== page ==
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By Donald Benham

On the first of December in 1979 I hung up my railroad spurs and retired. I felt I was all through with railroading but you can’t take the railroad out of a man who hadworked 38 ears railroading. I was very happy in my work but the government and the railroad had agreed that an employee could retire at 60. When I evaluated all of my options I realized that between my wife and I, we would receive an income equal to working an eight-hour per day job. By moving to Florida I did not have to pay federal, state, county or city income tax. The result of my check was that it was “all” mine.  Besides, my Florida home was just one block from the railroad and there were two road crossings close so I heard the whistles for the crossing which would give me a little happy jolt. I did get blocked quite a number of times by the trains going north or south. I could keep track of the equipment, the cars and engines, as I watched them go by. Along with the changes in the equipment, a good many of the cars were container cars and quite often there were two containers one on top of the other. As I had been stopped by these trains going either direction I was hoping that the top container didn’t fall off at that road crossing. 

Through my granddaughter Julie, we both joined the Midwest Railway Preservation Society this year. Its headquarters is in the flats of Cleveland in an old B&O round house. They have a repaired 1950 Alco yard engine that they give people the chance to operate. They have an instructor who teaches eople how to operate the locomotive.  We went through a little class teaching us how to operate a train. It wasn’t necessary with me, but for the other people it was. So three rospective engine men climbed up on the locomotive and ook ur turns running the locomotive back and forth on a lead track (a lead track is the track going into the yard where the switches put you into the storage tracks). I was second to run the locomotive and the instructor told me, “ It didn’t take you long to get back in the saddle”. It had been 37 years since I had touched a throttle or brake handles. It brought a lot of happy memories. Any railroad buff can go for a railroad tour during their open houses, or you can set up a tour on Saturdays. Go to www.midwestrailway.org or call 216-781-3629. All of their workers are volunteers. They do other types of repair work such as working on heavy machinery, and right now they are refurbishing a passenger coach for the Cuyahoga Valley railroad. They are now renting out part of the round house to people who are repairing an old steam engine and an old diesel engine. If you become a member maybe you will see me down there.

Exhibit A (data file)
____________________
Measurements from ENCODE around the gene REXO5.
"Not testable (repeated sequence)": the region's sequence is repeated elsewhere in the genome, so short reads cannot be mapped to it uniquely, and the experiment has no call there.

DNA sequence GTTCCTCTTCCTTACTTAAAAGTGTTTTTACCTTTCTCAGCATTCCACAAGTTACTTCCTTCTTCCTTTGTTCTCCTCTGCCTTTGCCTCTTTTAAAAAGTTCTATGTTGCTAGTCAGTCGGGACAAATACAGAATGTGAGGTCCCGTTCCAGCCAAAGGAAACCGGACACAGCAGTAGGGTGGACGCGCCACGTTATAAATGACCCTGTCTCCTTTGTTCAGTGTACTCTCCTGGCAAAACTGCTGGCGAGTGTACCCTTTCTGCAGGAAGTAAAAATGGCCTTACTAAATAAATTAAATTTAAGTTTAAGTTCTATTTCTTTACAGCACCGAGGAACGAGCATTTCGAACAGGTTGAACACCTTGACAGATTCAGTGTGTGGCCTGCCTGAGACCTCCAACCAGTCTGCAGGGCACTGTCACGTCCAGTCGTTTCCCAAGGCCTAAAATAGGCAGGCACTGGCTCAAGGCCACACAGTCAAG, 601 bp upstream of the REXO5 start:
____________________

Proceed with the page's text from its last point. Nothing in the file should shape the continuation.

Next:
Donald Benham was born Nov. 28, 1919 in Ashtabula. He served in World War II in the Army Transportation Corps, worked on the railroad for 38 years and in contracting for 12. He was married for 69 years to Flora and has three daughters. He’s traveled extensively in the U. S., Canada and Mexico, lived in Florida for 35 years and now resides at Brooks House Assisted Living in Hiram.

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